Seizures epilepsy diet
Food in Epilepsy
Vitamin K affects blood coagulation, bone formation and the conversion of glucose into glycogen for storage in the liver. It increases the resistance to infection in children. K is found in yoghurt, alfalfa, egg yolk and green leafy vegetables.
Calcium can be used with the treatment of epilepsy due to its sedative effects. It also affects the absorption of magnesium, so it is often a good idea to take the two together. It is possible to get pills containing a combination of calcium and magnesium. Extra calcium is given to those who have bone problems, allergy problems, depression, anxiety, menstrual pains and muscle and joint pains. If you are on the contraceptive pill, pregnant or breastfeeding, extra calcium may be needed. The recommended intake of calcium is 500-1500mg. The best sources of calcium are cheese, fish, nuts, root vegetables and eggs.
Chromium is important for blood sugar control. It stimulates the production of essential nerve substances. Deficiency can result in nervousness. Chromium is sometimes used in the treatment of low blood sugar. Those most likely to be at risk from chromium deficiency are the elderly, those who drink alcohol, who are slimming or pregnant or have a high intake of refined foods. There is no recommended daily intake but a safe and adequate range is given as 50-200g. The best source of chromium are yeast, liver, cheese, fruit juices, wholewheat and wheatgerm.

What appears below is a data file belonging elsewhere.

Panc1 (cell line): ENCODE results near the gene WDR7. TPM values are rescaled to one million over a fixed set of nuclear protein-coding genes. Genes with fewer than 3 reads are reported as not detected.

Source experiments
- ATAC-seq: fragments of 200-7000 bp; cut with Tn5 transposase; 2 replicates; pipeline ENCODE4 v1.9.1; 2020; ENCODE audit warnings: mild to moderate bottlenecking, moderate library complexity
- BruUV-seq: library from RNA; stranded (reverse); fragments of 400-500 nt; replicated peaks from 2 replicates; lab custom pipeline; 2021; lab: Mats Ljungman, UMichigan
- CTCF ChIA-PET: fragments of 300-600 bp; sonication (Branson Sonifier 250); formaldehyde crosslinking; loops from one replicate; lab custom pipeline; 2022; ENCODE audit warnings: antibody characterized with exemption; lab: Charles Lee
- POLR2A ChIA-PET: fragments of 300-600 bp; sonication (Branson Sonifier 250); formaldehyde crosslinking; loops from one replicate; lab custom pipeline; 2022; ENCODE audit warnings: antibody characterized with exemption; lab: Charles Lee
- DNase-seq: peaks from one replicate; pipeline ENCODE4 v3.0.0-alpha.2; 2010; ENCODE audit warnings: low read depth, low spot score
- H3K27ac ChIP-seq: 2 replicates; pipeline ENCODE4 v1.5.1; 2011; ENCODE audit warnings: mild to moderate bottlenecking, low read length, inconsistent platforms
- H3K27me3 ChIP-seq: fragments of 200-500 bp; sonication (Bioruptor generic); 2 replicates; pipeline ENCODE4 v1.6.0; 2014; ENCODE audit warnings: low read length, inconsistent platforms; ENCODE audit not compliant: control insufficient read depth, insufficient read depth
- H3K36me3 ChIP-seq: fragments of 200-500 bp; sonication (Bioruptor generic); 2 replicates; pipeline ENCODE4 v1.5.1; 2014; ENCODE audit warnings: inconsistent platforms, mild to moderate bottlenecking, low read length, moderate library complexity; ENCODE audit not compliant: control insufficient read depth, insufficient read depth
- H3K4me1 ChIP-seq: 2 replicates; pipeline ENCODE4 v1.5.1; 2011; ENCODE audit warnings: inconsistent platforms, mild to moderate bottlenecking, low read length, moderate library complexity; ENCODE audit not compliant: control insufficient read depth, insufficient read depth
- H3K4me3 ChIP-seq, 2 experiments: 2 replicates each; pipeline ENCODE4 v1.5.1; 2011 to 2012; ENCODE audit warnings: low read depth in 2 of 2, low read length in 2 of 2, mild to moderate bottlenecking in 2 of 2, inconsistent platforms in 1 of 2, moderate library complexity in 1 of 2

Copper helps produce enzymes that break down proteins to rebuild the body tissue. It also helps convert the body's iron into haemoglobin and to utilise vitamin C. A deficiency can lead to anemia, baldness, diarrhea, general weakness, impaired respiratory function and skin sores.
Magnesium. Convulsions are a known effect of a magnesium deficiency, as are weakness and tiredness, nervousness, muscle cramps, tremors and twitching, especially around the eyes. The recommended daily intake is about 400mg. More may be needed if you suffer from allergies, premenstrual syndrome or menstrual cramps, are suffering from morning sickness or hypoglycemia, or on the contraceptive pill or antibiotics. More magnesium is needed for those who have a high intake of fluoride - this can occur in areas with fluoridated water and in those who drink a lot of tea. The suggested supplementation of magnesium is 500-1000mg. Magnesium tablets should be taken in conjunction with calcium. There are tablets available which combine the two. This is a very important nutrient in epilepsy. The best sources of magnesium are soya beans, nuts, brown rice, fish and lentils.continue to epilepsy nutrition part-2